Cleft palate, and other congenital malformations of the organs of speech are somewhat frequently met with; and it was formerly considered impossible to effect permanent improvement in such cases. But the great advance which has been made of late years in the manufacture of surgical appliances, and the high degree of skill to which mechanical dentistry has reached, have enabled many a patient to enunciate with a fair amount of distinctness, who had before been practically speechless. There is, however, as a rule, much which the voice-trainer has to do before perfect speech is obtained by the person afflicted with malformation of any part of the vocal and speech apparatus, after the surgeon and the dentist have completed their part of the work, especially in the removal of the unpleasant and strongly marked nasal quality of tone, and the mispronunciation of the majority of the consonants.
Mouth breathing, which is productive of serious throat affections, is a far more common fault than may at first be supposed. The mouth was never made for inhaling the air; that is the office of the nose, which is a natural respirator, being lined with tiny little cilia, which are incessantly moving to and fro, arresting and sifting from the air the dust and dirt and all foreign matter contained in it, thus filtering it and making it pure before it goes into the lungs. These particles are again thrown out of the nostrils, either by the outward passage of the breath or by blowing the nose. Another good office which is performed by the nose is temperating and moistening the air in its way through the long, narrow, winding passages; so that on arriving at the vocal apparatus the air has become sufficiently warmed not to chill the delicate surfaces. Now, nowhere in the mouth, throat, or windpipe is there any provision made for thus cleansing the air of its many impurities, or for warming it; therefore breath taken through the mouth finds its way into the lungs laden with the dirt, poisonous exhalations and other matter, which would be sifted out of it in its passage through the nasal channels. It would be easy to fill many pages on the dangers of mouth breathing, but all that space will allow is an emphatic and earnest injunction to mothers to encourage the habit of nose breathing in their children.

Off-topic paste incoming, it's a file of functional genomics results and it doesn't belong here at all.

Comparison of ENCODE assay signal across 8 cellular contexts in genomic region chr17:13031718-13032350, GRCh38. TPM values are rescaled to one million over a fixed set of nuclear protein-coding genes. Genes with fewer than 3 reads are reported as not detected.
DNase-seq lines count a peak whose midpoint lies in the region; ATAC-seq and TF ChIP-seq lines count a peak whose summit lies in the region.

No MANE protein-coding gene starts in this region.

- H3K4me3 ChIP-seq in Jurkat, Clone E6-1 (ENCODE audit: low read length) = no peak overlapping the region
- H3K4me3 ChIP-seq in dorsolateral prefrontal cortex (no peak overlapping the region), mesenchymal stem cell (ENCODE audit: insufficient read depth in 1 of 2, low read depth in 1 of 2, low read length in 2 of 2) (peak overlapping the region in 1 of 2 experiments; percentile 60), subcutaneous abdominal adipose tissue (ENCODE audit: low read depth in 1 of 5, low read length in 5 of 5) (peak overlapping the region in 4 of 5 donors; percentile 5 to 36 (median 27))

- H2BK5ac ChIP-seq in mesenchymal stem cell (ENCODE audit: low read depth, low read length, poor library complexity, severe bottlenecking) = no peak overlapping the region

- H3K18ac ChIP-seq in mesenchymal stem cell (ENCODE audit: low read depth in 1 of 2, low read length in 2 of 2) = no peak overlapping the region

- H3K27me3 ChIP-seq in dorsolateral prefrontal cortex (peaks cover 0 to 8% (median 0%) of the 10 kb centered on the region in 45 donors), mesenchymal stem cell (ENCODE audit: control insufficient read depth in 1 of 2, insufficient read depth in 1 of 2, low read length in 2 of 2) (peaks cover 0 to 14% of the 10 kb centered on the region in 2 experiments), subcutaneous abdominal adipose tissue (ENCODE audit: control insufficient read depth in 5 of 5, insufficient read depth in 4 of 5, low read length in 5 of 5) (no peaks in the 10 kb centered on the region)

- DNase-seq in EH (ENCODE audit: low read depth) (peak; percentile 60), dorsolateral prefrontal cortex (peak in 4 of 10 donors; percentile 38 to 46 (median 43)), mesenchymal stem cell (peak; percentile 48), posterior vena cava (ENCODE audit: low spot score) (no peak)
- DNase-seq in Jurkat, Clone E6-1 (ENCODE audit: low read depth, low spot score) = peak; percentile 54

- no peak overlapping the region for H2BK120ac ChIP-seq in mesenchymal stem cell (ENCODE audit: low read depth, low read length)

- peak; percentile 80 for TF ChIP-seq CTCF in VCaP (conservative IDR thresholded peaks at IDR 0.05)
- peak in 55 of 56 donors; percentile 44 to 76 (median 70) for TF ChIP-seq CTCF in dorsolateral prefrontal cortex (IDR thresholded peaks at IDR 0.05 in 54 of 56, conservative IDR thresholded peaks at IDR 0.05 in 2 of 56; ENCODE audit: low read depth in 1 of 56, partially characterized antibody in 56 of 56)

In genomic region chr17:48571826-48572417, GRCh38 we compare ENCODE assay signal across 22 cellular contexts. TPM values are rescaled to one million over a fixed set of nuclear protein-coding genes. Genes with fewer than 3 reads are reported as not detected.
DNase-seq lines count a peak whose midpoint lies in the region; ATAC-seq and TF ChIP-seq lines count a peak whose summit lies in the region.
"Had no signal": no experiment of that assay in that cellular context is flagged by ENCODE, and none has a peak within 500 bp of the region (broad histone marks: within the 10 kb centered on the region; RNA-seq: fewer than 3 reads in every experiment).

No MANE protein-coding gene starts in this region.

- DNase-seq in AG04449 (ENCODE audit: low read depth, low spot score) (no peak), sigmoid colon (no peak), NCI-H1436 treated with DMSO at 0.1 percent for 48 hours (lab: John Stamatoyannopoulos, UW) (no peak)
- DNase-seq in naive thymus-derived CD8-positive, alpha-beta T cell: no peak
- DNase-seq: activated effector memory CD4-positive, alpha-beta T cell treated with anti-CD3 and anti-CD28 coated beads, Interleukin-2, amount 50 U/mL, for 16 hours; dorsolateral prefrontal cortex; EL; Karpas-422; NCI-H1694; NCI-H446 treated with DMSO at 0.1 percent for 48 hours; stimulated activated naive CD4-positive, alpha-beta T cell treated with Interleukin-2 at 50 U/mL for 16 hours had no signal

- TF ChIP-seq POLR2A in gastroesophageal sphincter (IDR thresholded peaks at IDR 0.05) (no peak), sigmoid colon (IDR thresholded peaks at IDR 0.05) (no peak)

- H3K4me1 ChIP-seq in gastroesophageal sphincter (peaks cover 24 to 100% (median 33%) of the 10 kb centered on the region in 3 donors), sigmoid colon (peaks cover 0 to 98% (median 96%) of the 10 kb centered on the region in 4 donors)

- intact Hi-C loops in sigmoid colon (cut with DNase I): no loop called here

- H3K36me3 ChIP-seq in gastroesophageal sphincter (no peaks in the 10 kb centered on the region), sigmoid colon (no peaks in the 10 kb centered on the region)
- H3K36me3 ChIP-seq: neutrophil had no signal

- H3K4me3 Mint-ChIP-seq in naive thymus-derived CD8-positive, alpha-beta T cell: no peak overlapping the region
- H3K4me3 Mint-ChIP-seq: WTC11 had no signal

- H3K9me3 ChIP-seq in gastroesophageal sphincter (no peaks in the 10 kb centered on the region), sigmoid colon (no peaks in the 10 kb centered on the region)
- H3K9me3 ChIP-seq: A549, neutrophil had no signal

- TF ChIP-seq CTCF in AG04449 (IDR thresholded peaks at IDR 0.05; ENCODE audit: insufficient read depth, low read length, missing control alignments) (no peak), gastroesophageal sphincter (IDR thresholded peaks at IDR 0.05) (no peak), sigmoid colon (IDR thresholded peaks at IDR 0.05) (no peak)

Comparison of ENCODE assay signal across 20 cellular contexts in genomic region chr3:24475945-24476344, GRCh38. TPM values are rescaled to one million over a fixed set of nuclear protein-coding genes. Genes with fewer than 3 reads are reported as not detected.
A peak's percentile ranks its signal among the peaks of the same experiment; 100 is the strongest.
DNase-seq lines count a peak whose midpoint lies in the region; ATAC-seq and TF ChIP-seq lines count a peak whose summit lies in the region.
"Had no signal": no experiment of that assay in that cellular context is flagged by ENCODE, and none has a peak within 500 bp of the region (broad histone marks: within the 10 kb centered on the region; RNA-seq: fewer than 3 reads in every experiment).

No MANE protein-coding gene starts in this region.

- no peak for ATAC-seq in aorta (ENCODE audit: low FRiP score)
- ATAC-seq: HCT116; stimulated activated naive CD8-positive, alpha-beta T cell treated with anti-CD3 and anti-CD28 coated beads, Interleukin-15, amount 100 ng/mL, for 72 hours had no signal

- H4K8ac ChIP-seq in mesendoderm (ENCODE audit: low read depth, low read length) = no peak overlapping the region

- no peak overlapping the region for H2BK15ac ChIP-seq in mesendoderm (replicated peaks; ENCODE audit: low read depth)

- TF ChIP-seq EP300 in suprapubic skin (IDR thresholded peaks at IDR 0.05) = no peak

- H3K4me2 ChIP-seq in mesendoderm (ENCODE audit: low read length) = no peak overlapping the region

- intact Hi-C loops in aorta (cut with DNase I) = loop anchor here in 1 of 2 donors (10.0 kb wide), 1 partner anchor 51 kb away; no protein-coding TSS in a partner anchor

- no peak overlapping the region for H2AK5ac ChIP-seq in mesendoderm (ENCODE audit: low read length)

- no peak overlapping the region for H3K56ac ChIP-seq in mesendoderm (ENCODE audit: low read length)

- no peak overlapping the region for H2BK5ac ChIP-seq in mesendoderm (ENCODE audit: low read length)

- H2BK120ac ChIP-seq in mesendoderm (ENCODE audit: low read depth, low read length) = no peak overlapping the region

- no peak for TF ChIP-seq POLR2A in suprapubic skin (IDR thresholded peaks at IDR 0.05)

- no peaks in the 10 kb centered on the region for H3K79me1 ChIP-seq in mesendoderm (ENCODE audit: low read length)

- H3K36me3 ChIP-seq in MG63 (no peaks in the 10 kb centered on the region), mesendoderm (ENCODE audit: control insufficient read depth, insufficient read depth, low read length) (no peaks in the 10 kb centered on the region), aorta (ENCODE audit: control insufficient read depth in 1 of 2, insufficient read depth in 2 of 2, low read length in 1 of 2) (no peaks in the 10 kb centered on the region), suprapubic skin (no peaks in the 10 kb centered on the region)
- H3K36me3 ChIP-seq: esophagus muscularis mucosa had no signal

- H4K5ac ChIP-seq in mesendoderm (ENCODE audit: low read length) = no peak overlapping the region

By no means an uncommon trouble is the distressing complaint, stammering or stuttering. There is a difference between the two forms of defect, [See Stammering: Its Nature and Treatment, by Emil Behnke, & Mrs. Emil Behnke.] but it is not so great as is often supposed, and for practical purposes the terms may be considered as almost interchangeable. The causes of this sad ailment are numerous. It would be difficult to find anything short of disease which exercises so serious and injurious an influence on the lives and characters of those so afflicted.
Every occupation, except manual labour, and all the professions are closed to the poor stammerer. The army and navy, the bar, the church, the stage, teaching: in short, any vocation where speech is required is impossible to him. He too often becomes from early childhood the butt for teasing, ridicule, and sarcasm. Self-consciousness and nervousness increase, until morbid shyness and the dread of making himself a laughing-stock or an object of pity cause him to remain silent when he might join in conversation, and he shrinks more and more from his fellows, until he eventually becomes a misanthrope, and his whole life is embittered.